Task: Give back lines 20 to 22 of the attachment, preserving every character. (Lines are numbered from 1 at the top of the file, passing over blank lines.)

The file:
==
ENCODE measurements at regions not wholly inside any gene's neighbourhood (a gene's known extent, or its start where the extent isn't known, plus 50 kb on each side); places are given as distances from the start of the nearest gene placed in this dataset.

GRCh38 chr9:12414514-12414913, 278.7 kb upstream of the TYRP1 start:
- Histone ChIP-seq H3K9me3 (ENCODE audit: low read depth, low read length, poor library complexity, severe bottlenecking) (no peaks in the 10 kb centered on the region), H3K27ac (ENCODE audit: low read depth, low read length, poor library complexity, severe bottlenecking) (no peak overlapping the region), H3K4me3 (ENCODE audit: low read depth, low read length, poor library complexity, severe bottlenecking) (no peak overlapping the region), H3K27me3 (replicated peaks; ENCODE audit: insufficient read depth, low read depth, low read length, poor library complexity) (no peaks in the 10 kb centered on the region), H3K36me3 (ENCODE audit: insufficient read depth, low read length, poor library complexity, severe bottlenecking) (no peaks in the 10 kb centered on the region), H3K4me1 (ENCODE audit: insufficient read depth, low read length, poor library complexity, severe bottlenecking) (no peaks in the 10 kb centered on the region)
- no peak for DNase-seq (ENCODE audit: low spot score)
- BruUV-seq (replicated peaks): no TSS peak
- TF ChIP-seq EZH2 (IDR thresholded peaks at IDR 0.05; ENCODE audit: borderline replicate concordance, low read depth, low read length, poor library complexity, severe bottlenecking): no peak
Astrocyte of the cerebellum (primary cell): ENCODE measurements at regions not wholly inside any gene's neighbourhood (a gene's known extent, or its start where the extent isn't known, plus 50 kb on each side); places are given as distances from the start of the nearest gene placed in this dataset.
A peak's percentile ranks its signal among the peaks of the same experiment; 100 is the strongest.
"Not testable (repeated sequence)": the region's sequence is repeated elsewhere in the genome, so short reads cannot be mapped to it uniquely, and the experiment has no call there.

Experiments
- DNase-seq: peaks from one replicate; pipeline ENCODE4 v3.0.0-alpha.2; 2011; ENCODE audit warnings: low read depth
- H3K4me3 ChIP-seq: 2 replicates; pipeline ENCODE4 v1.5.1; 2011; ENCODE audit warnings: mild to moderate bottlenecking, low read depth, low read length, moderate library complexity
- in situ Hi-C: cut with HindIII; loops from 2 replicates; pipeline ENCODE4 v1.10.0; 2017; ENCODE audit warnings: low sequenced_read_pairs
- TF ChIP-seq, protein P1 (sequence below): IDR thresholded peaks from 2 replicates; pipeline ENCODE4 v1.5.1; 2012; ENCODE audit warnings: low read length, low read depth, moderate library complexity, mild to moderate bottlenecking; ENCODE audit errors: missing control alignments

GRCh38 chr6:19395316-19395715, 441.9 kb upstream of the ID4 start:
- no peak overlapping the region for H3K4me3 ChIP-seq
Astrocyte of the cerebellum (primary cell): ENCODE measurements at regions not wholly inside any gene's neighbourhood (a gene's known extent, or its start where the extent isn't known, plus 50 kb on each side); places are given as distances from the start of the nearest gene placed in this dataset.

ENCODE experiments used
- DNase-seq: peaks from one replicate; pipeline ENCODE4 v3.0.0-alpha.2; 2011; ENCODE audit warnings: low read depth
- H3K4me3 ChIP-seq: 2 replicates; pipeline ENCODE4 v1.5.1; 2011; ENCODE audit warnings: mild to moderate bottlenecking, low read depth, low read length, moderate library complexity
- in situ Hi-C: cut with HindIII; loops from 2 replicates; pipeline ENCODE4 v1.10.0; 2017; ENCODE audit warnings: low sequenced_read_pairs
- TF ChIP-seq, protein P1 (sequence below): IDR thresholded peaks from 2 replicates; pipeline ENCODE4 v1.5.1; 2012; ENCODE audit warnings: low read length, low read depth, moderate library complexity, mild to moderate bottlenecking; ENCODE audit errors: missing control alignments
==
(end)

- H3K4me3 ChIP-seq: 2 replicates; pipeline ENCODE4 v1.5.1; 2011; ENCODE audit warnings: mild to moderate bottlenecking, low read depth, low read length, moderate library complexity
- in situ Hi-C: cut with HindIII; loops from 2 replicates; pipeline ENCODE4 v1.10.0; 2017; ENCODE audit warnings: low sequenced_read_pairs
- TF ChIP-seq, protein P1 (sequence below): IDR thresholded peaks from 2 replicates; pipeline ENCODE4 v1.5.1; 2012; ENCODE audit warnings: low read length, low read depth, moderate library complexity, mild to moderate bottlenecking; ENCODE audit errors: missing control alignments